“No surprise: our major inspiration lay just across the street,” says Marshall, whose new book, The Art of Elegance: Classic Interiors (Rizzoli New York, $55), will be released on March 14. “Since the apartment looked directly into into the museum’s Greek and Roman galleries, we decided that the residence would be a de facto extension of them.” So Marshall, a designer renowned for his meticulously researched interiors, set to work with the owners’ architect, reapportioning oversize public rooms, creating new spaces: a half bath, a prelude to the master suite, a library, and passages connecting each. With an eye toward getting the best use of natural light, the parlor, library, and bedroom were all positioned along Fifth Avenue, while the formal dining room, occupied almost exclusively at night, was set on the dim inner court.

“I was gratified to see that the couple’s very contemporary art collection sat naturally and comfortably within a classical setting,” Marshall says. “Rather than being at odds with one another, art, architecture, and décor are all mutually enriching.”

Striking Belgian marble floors mix with poured, mercury glass–paned mirrors set behind Hellenic art, playing on the fact that across the street from this Fifth Avenue pied-à-terre sit the classical and antiquity galleries of the Metropolitan Museum of Art.

Inspiration for your home project

Cork has taken a few stops on its winding journey to showstopping interior design element: From the wine industry as bottle-stoppers (its most common and most lucrative use), then to badminton shuttlecocks and bulletin boards, next to a purely functional use in architecture as sub-flooring and insulation, and finally the walls, ceilings and floors in the homes featured in AD. The woody material’s pragmatic use in architecture is well deserved because of its elastic, cellular structure, its thermal-regulating and soundproofing qualities, and its natural resistance to fire, but it’s the cork’s natural warm hue and subtly dappled texture that are the secret to its modern design success. The versatile material can be dyed or painted (and still maintain its speckled look), it can be applied to walls and ceilings, and its inherent durability make it a prime choice for floors. Here, AD explores the varied uses of cork in spaces like one of Seth Meyers’s dressing rooms, a summer house designed by Thom Filicia, and the modernist home of GQ‘s Fred Woodward.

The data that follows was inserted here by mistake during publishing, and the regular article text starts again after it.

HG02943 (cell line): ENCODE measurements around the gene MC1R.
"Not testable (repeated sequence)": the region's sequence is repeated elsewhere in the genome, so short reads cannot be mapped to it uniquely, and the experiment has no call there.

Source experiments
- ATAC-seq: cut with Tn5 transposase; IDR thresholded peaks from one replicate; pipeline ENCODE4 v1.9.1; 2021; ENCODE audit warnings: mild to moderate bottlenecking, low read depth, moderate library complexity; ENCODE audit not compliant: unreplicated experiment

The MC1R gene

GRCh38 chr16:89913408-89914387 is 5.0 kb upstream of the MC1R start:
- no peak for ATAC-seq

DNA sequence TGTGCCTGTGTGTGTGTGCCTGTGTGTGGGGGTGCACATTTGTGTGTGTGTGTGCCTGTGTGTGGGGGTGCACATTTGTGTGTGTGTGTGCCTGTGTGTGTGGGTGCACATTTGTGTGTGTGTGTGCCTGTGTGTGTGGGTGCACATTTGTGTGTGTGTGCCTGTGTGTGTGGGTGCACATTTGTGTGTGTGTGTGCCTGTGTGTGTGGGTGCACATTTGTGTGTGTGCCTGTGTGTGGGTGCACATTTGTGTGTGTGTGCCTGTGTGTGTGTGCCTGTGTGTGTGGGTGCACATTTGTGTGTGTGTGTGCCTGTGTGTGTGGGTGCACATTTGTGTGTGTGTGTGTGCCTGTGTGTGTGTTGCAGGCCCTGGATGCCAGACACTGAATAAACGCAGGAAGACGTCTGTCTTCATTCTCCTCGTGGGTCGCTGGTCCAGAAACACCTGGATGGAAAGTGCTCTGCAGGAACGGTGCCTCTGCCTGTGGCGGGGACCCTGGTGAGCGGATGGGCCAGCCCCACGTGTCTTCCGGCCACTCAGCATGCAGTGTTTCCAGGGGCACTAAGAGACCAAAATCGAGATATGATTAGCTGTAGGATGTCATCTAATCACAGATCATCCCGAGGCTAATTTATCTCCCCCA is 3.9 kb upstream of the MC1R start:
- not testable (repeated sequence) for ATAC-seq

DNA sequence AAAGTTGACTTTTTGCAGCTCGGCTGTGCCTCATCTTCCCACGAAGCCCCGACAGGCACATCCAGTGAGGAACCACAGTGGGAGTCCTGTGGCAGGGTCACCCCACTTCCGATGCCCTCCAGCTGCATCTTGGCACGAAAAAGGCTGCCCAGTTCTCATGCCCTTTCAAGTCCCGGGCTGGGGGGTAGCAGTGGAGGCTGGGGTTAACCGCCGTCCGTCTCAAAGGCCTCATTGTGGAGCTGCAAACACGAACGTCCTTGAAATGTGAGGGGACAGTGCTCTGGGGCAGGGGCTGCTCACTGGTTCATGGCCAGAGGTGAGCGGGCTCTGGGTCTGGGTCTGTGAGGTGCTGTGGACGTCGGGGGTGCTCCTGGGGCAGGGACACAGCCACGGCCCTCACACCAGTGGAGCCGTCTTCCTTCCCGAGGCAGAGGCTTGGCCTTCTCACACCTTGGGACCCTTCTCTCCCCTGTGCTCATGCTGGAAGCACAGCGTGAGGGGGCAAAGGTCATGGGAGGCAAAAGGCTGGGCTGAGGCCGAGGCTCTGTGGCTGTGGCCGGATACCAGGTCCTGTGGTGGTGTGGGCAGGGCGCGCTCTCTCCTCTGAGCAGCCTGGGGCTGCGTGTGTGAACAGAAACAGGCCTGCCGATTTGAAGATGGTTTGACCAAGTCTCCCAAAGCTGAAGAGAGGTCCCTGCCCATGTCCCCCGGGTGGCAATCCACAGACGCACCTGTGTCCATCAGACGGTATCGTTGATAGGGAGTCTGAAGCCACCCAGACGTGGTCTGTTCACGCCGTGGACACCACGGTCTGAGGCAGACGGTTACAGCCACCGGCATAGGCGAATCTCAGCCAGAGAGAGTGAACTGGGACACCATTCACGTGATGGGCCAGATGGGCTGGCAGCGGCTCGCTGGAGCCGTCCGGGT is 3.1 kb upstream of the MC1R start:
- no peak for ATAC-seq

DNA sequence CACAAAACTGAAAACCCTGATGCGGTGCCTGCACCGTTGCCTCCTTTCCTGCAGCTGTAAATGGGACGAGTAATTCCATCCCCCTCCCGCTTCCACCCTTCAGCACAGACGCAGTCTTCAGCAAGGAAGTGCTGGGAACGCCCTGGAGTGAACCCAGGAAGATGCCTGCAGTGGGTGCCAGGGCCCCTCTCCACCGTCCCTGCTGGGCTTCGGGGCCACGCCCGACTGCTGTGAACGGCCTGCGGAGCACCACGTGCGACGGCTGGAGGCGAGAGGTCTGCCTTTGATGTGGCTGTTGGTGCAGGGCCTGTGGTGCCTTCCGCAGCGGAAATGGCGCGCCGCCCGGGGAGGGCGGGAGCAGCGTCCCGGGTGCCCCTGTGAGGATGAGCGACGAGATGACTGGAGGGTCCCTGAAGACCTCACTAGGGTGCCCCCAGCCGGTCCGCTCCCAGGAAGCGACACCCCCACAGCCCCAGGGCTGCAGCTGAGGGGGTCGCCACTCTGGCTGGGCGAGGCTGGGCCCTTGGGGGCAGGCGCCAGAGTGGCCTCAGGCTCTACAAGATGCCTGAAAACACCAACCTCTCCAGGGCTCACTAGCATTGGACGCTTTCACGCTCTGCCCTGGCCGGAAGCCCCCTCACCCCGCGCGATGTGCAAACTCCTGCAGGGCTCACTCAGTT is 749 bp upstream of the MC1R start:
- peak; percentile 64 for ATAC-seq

Designed by Ashe + Leandro, a dressing room backstage at Late Night: Seth Meyers features the warm, natural texture of a cork wall covering by Wolf-Gordon. The space, which also boasts an overhead cork pendant light made by Benjamin Hubert, is livened up with a bright-red sofa, colorful artwork, and a lime green floral arrangement.

The striking black cabinetry and stainless-steel appliances are balanced with the softer, more natural tones of cork flooring by DuroDesign in this Hudson Valley home. Known as Obercreek Farm, the countryside residence has been in the family of financier Alex Reese for six generations and was renovated by his wife, architect Alison Spear.

Canopy Bed Inspiration That Yo May Like It

Originally intended to conserve warmth and offer privacy, canopy beds are now beloved for their sumptuous design. These beds, typically four-posters, feature fabric draped over the top and on all sides, often finished with tassels or other details to add drama. From a simple, sheer surround to an over-the-top lit à la polonaise, these canopy beds from the AD archives make a good night’s sleep more luxurious than ever.

Cole Park, the manor that designer Anouska Hempel shares with her husband, Sir Mark Weinberg, in the countryside of Wiltshire, England, dates from the mid-16th century. In the master bedroom, a J. Robert Scott stripe is used for the ebony-and-gilt canopy bed.

For her English manor home, designer Anouska Hempel conceived the Oriel Room’s bed, which is wrapped in burlap, velvet, and rope cord.

At Easton Neston, in Northamptonshire, England—the 1702 house by Nicholas Hawksmoor owned by fashion designer Leon Max, who restored it with Ptolemy Dean Architects and Spencer-Churchill Designs—the Tapestry Bedroom features a George III mahogany bed with a custom-printed linen canopy; the carpet is a 19th-century Sultanabad.